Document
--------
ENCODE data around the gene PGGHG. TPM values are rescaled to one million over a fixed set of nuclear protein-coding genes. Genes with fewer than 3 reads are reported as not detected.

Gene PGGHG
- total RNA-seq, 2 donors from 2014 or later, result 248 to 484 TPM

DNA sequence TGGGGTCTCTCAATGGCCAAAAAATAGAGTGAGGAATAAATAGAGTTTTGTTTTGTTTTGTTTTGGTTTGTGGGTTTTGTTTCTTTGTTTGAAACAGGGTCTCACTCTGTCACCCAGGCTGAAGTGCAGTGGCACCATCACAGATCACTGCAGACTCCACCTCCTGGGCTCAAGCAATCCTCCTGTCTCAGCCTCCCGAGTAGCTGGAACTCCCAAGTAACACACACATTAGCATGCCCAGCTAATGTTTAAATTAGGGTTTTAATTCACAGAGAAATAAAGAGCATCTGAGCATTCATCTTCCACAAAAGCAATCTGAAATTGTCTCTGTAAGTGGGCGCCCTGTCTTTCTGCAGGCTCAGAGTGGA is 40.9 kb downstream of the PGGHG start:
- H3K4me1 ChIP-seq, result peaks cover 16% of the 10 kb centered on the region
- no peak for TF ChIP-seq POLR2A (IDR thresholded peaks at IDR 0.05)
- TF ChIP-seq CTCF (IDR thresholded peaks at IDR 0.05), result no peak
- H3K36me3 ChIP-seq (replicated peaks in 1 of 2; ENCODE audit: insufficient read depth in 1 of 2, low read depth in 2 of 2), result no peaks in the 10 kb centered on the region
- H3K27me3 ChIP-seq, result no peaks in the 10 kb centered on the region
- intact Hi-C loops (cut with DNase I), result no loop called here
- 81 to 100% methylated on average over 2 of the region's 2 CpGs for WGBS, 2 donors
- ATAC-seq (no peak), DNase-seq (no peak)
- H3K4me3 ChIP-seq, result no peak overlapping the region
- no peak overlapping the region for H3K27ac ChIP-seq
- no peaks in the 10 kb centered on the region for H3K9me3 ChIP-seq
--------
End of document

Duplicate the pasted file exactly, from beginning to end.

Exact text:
ENCODE data around the gene PGGHG. TPM values are rescaled to one million over a fixed set of nuclear protein-coding genes. Genes with fewer than 3 reads are reported as not detected.

Gene PGGHG
- total RNA-seq, 2 donors from 2014 or later, result 248 to 484 TPM

DNA sequence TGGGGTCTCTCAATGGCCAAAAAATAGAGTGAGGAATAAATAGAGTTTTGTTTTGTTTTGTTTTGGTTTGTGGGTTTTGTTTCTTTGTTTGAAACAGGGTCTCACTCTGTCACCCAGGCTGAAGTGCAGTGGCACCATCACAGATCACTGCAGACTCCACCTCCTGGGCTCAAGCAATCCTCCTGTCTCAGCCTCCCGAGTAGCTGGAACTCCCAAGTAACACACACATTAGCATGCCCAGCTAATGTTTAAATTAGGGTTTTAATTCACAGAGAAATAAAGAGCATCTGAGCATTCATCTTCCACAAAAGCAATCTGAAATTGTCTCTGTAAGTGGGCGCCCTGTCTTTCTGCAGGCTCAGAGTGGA is 40.9 kb downstream of the PGGHG start:
- H3K4me1 ChIP-seq, result peaks cover 16% of the 10 kb centered on the region
- no peak for TF ChIP-seq POLR2A (IDR thresholded peaks at IDR 0.05)
- TF ChIP-seq CTCF (IDR thresholded peaks at IDR 0.05), result no peak
- H3K36me3 ChIP-seq (replicated peaks in 1 of 2; ENCODE audit: insufficient read depth in 1 of 2, low read depth in 2 of 2), result no peaks in the 10 kb centered on the region
- H3K27me3 ChIP-seq, result no peaks in the 10 kb centered on the region
- intact Hi-C loops (cut with DNase I), result no loop called here
- 81 to 100% methylated on average over 2 of the region's 2 CpGs for WGBS, 2 donors
- ATAC-seq (no peak), DNase-seq (no peak)
- H3K4me3 ChIP-seq, result no peak overlapping the region
- no peak overlapping the region for H3K27ac ChIP-seq
- no peaks in the 10 kb centered on the region for H3K9me3 ChIP-seq